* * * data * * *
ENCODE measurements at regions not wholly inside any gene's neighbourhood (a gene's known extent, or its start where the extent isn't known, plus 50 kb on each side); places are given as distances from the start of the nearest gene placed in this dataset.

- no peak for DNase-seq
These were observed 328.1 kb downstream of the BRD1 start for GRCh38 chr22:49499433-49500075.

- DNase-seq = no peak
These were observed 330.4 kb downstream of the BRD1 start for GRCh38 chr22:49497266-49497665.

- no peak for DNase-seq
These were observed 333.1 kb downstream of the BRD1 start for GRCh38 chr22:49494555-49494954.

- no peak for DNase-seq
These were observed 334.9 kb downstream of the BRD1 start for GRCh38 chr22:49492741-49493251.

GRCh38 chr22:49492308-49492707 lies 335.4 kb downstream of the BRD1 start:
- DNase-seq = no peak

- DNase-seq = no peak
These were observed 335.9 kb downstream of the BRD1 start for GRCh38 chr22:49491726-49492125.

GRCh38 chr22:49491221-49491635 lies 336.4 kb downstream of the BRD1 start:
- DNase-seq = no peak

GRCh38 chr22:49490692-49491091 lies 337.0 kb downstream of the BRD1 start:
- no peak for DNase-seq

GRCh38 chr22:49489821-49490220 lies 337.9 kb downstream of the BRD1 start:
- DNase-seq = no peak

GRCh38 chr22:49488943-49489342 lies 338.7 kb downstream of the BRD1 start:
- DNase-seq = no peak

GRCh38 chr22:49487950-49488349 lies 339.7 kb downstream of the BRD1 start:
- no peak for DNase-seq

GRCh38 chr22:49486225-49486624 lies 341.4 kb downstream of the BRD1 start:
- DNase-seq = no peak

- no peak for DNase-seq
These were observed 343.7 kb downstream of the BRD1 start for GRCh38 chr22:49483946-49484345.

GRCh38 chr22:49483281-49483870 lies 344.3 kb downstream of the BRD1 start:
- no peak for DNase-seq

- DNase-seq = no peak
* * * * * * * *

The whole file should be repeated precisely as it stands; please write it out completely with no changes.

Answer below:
ENCODE measurements at regions not wholly inside any gene's neighbourhood (a gene's known extent, or its start where the extent isn't known, plus 50 kb on each side); places are given as distances from the start of the nearest gene placed in this dataset.

- no peak for DNase-seq
These were observed 328.1 kb downstream of the BRD1 start for GRCh38 chr22:49499433-49500075.

- DNase-seq = no peak
These were observed 330.4 kb downstream of the BRD1 start for GRCh38 chr22:49497266-49497665.

- no peak for DNase-seq
These were observed 333.1 kb downstream of the BRD1 start for GRCh38 chr22:49494555-49494954.

- no peak for DNase-seq
These were observed 334.9 kb downstream of the BRD1 start for GRCh38 chr22:49492741-49493251.

GRCh38 chr22:49492308-49492707 lies 335.4 kb downstream of the BRD1 start:
- DNase-seq = no peak

- DNase-seq = no peak
These were observed 335.9 kb downstream of the BRD1 start for GRCh38 chr22:49491726-49492125.

GRCh38 chr22:49491221-49491635 lies 336.4 kb downstream of the BRD1 start:
- DNase-seq = no peak

GRCh38 chr22:49490692-49491091 lies 337.0 kb downstream of the BRD1 start:
- no peak for DNase-seq

GRCh38 chr22:49489821-49490220 lies 337.9 kb downstream of the BRD1 start:
- DNase-seq = no peak

GRCh38 chr22:49488943-49489342 lies 338.7 kb downstream of the BRD1 start:
- DNase-seq = no peak

GRCh38 chr22:49487950-49488349 lies 339.7 kb downstream of the BRD1 start:
- no peak for DNase-seq

GRCh38 chr22:49486225-49486624 lies 341.4 kb downstream of the BRD1 start:
- DNase-seq = no peak

- no peak for DNase-seq
These were observed 343.7 kb downstream of the BRD1 start for GRCh38 chr22:49483946-49484345.

GRCh38 chr22:49483281-49483870 lies 344.3 kb downstream of the BRD1 start:
- no peak for DNase-seq

- DNase-seq = no peak